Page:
The transfer of ownership interests in private companies is a very complex task. One of the most difficult positions is that of the exiting shareholder – the senior generation family member, or G1. Most advisors on these transactions tend to focus on the financial elements of the deal. However, we have found that the financial element is only one small part of the equation that G1 is struggling with. We have identified four additional areas that G1 needs to address in order to feel comfortable with their decision:
- Personal Financial Issues. Does G1 have clarity about their lifestyle needs and cash flow in retirement? What role does the potential transaction play in that plan? It is important for G1 to work closely with their financial planner to project their needs over their life expectancy.
- Family Issues. The last thing a G1 leader wants to do is leave their company to their children while the family is a chaotic state. The family work and governance structure should be agreed upon by the entire family well in advance of an exit so the structure is solidly in place when G1 is ready to exit.
- Emotional Issues. One of the biggest hurdles to a G1 exit is the emotional issues involved in letting go and adapting to a changing role at the company as well as broader lifestyle changes. These emotional issues take time to work through and there are no one-size-fits-all answers. Many G1 leaders delay a transfer because they think they need to retire and be fully disconnected from the company, which is not the case. The operative word here is different role, as opposed to no role, unless G1 desires a complete exit.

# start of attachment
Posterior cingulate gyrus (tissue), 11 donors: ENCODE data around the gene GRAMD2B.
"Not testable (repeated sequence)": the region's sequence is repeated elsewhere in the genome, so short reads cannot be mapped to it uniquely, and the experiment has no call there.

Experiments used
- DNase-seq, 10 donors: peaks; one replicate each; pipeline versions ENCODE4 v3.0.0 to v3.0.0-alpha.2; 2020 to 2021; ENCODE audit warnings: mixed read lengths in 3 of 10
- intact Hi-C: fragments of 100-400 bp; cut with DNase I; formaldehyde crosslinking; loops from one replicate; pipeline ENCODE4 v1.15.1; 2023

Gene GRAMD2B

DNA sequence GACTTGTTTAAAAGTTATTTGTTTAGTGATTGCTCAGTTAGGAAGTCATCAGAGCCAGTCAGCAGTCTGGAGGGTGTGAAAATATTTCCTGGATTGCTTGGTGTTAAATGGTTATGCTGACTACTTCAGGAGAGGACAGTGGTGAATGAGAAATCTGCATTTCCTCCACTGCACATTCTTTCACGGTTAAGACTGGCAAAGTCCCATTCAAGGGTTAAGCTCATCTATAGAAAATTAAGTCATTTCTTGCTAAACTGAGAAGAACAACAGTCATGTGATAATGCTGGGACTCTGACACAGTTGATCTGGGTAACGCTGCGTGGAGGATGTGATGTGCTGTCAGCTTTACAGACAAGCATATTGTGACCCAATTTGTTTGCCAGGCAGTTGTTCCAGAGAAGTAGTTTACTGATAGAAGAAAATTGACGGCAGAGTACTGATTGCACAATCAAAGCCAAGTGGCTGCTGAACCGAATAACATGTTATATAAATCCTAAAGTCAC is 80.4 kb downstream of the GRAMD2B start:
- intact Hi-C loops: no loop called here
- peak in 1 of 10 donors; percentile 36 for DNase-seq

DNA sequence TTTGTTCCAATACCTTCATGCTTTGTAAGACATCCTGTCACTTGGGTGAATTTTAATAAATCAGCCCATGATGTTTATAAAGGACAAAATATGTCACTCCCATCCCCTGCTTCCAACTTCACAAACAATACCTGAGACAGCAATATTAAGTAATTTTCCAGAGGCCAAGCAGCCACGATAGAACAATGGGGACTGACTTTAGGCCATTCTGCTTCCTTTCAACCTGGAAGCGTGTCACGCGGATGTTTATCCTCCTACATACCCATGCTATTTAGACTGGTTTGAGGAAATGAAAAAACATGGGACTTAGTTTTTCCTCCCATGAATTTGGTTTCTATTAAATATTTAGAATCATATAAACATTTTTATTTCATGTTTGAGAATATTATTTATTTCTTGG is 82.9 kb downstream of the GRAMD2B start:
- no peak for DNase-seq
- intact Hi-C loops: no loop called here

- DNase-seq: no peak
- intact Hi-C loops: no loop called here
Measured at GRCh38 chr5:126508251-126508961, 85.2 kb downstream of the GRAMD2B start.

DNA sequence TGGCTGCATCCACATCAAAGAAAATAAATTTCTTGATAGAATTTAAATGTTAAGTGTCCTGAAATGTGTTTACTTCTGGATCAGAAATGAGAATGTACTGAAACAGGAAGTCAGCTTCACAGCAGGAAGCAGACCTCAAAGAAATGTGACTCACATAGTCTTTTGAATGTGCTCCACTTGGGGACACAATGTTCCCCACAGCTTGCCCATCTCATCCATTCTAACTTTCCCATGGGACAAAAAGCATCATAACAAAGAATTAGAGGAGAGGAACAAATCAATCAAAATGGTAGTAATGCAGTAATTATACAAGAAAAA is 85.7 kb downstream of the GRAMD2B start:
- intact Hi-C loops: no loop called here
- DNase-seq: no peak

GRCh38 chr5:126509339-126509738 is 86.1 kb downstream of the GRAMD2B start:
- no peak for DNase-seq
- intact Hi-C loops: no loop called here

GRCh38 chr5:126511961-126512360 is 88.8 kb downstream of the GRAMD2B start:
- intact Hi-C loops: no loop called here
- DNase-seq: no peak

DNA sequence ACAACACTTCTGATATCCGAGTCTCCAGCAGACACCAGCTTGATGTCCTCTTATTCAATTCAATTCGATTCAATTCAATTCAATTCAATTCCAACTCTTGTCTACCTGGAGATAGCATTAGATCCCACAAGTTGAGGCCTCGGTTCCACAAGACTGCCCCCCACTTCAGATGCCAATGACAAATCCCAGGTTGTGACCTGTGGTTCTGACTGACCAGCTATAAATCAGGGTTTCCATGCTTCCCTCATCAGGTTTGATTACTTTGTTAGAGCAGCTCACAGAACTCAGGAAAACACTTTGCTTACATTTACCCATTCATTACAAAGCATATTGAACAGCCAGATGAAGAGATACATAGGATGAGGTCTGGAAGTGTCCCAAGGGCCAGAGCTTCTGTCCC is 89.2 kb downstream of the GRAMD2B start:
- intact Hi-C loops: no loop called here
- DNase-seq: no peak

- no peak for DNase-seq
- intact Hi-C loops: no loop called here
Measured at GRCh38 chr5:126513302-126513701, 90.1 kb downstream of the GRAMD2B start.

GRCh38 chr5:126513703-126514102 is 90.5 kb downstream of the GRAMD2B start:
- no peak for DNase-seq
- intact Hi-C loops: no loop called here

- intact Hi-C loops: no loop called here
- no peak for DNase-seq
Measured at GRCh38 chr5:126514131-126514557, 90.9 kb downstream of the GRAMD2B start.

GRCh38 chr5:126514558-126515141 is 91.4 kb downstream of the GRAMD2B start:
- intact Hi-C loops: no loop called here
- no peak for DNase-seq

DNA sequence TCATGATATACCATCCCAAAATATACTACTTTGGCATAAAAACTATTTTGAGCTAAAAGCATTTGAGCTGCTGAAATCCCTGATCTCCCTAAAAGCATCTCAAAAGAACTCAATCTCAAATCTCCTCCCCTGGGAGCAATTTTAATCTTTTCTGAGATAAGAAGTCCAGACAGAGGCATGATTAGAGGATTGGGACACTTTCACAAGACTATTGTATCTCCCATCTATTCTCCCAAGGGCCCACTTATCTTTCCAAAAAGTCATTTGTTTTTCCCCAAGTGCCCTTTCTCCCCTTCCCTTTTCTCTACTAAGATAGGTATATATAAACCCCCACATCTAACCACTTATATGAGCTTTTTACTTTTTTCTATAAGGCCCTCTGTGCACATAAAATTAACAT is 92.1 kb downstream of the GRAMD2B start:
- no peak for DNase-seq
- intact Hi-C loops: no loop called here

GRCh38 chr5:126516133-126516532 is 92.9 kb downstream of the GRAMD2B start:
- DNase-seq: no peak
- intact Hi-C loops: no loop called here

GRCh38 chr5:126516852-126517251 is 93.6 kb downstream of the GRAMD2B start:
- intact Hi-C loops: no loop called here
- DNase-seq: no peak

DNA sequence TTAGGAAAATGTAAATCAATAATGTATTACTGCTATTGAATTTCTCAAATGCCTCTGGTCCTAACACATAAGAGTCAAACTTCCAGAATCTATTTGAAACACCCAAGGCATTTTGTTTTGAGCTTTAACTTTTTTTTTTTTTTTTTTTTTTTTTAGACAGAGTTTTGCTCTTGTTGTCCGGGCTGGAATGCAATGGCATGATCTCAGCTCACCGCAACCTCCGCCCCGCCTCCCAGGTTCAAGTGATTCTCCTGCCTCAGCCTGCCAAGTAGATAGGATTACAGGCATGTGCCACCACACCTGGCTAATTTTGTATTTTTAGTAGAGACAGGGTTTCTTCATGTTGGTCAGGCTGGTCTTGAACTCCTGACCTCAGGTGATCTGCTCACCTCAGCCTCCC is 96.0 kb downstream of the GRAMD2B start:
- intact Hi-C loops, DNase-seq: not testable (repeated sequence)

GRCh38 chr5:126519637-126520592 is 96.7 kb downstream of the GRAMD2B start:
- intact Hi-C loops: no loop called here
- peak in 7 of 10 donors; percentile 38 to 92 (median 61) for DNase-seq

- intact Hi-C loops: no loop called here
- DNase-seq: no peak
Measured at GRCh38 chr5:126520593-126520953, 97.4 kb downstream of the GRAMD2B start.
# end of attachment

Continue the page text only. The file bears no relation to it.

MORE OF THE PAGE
- Business Issues. It is completely natural for G1 to be concerned about whether those coming behind them are capable, competent, and motivated. Often, this concern partly stems from the fact that G1 has continued financial risk, in that they are holding a note for the purchase of their shares or they have a deferred compensation arrangement that is dependent upon the future success of the company. This is a real, valid concern. Succession planning is the way to address this, and the sooner the better. The risk goes up the later you start to groom your successors.
The bottom line in all of this is that private company transfers are highly complex and take time. The best practice is to get ahead of the exit – and its issues – by preparing for it years in advance.
What keeps you up at night as you think about your own transfer? Have you seen examples of other companies that have handled this process particularly well? Share in the comments.